The Collected Papers of Albert Einstein, Volume 5
The Swiss Years: Correspondence, 1902-1914
Edited by Martin J. Klein, A. J. Kox, and Robert Schulmann
This volume, the first in the series to be devoted to Einstein's correspondence, begins in June 1902, when he went to work at the Swiss Patent Office. It closes in March 1914, as Einstein left Switzerland to take up his appointment as a member of the Prussian Academy of Sciences in Berlin. The great majority of the more than 500 letters from and to Einstein presented here have not been published before, and some of them will be new even to most Einstein scholars. They give us a much richer picture of Einstein in his twenties and early thirties than we have ever had. We see him through his correspondence with his mother, his wife Mileva, and, from 1912 on, his cousin Elsa, who would later become his second wife. He maintains close ties with old friends, but his circle widens, particularly after 1906, to include a number of his contemporaries in physics such as Max Laue and Paul Ehrenfest. He also develops important relationships with older theorists--Max Planck, Arnold Sommerfeld, and especially H. A. Lorentz.
The letters in this volume clarify the development of his academic career once he leaves the Patent Office in 1909, and bring out the important parts played by such staunch supporters of Einstein as Alfred Kleiner, Fritz Haber, and, above all, Walther Nernst.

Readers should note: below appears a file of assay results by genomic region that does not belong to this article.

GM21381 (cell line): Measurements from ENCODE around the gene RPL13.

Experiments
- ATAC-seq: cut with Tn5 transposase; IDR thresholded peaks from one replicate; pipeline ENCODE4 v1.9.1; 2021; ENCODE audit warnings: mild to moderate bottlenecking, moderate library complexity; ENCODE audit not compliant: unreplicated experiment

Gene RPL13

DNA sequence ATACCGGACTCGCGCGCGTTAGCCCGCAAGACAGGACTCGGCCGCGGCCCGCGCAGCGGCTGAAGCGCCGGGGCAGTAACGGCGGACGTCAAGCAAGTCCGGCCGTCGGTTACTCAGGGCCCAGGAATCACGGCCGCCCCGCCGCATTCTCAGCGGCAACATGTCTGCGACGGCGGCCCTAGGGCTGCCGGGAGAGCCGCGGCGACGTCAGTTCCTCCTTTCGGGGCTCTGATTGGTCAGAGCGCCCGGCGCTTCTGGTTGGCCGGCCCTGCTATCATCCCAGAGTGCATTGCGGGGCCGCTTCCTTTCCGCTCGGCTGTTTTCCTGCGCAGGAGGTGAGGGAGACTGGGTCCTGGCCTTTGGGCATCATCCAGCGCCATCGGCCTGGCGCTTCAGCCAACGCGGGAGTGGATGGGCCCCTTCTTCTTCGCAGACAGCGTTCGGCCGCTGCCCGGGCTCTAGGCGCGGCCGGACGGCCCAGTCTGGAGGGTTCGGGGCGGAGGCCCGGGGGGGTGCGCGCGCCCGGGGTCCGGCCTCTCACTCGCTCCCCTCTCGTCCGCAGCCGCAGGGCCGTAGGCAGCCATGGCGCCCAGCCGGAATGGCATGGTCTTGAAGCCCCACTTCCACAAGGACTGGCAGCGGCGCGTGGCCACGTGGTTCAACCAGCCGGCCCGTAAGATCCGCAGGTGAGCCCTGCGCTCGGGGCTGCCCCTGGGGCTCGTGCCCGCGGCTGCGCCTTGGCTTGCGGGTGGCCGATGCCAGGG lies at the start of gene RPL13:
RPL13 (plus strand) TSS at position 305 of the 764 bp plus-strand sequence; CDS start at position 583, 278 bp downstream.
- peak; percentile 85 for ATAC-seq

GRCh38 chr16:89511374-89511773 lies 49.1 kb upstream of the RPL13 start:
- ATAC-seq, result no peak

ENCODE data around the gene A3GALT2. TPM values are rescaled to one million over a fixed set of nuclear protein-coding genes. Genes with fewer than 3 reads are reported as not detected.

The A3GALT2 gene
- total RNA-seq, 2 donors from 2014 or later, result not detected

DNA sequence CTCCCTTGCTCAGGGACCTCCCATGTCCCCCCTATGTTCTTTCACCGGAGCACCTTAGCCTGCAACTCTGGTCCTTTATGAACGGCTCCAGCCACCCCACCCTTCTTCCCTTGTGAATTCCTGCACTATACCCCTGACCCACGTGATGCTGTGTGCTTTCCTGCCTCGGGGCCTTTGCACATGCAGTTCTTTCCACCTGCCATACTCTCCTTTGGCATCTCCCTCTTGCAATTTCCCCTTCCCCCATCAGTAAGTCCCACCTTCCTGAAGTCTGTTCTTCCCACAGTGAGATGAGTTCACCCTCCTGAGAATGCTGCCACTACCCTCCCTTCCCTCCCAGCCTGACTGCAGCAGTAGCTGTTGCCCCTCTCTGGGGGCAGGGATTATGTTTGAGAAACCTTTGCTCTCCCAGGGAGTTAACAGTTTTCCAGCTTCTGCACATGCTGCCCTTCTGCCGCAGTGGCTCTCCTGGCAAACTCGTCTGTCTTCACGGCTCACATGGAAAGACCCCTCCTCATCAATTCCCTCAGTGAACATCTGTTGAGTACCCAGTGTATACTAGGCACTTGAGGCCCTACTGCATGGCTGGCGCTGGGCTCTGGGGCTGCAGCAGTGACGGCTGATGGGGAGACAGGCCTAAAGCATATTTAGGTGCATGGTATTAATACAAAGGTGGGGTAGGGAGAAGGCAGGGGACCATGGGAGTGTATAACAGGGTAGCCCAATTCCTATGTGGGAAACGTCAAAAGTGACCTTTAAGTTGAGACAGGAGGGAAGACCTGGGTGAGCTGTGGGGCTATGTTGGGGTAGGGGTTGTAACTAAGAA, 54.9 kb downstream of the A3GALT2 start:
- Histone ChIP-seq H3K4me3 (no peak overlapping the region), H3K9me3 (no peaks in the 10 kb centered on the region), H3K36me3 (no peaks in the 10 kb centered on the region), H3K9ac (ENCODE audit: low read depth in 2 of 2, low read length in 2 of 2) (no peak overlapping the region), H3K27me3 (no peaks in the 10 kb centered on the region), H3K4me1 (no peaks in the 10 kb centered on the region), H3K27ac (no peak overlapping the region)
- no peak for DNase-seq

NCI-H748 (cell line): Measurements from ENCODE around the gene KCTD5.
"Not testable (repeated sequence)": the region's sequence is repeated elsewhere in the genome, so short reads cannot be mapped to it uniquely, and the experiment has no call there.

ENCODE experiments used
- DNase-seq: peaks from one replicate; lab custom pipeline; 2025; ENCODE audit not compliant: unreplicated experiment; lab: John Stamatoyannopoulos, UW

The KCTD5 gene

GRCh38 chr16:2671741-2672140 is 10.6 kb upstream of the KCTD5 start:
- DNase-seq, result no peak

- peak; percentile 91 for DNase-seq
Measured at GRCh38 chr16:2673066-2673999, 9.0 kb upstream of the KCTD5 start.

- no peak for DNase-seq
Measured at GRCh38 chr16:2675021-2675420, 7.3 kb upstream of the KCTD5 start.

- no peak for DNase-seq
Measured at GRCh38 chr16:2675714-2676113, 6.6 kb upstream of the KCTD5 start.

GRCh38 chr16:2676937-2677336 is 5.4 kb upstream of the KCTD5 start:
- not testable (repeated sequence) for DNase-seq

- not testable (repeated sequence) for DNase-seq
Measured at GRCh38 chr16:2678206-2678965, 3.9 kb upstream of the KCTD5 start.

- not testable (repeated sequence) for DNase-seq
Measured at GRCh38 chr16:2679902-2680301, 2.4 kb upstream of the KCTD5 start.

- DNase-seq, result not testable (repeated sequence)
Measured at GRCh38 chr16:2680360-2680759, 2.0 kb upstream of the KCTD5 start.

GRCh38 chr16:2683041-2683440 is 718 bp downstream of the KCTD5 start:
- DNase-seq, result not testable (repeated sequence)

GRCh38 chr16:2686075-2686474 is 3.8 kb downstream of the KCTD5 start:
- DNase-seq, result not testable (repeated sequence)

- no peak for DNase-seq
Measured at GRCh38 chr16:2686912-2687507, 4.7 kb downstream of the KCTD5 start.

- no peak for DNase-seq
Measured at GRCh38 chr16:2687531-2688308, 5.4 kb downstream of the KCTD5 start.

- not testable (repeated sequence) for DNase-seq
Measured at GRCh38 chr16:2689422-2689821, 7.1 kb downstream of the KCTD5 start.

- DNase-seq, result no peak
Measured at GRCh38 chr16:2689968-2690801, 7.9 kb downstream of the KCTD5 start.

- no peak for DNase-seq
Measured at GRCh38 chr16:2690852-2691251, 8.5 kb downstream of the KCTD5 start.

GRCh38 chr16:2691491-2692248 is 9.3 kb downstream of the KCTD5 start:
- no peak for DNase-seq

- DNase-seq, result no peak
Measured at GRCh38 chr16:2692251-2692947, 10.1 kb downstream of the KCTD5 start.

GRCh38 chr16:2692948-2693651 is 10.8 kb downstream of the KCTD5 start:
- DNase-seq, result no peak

Most significant, however, is the way the letters document crucial aspects of Einstein's scientific activity: his concentration for years on the unfathomable problems of quanta and radiation, his extensive knowledge of experimental physics, his many fruitful interactions with experimentalists, and finally his long struggle to generalize the 1905 theory of relativity to include gravitation and accelerated frames of reference.
First published in 1993.Martin J. Klein is Professor of the History of Science at Yale University and Senior Editor of The Collected Papers of Albert Einstein. A. J. Kox teaches history of science at the University of Amsterdam, and Robert Schulmann is Assistant Professor of History at Boston University.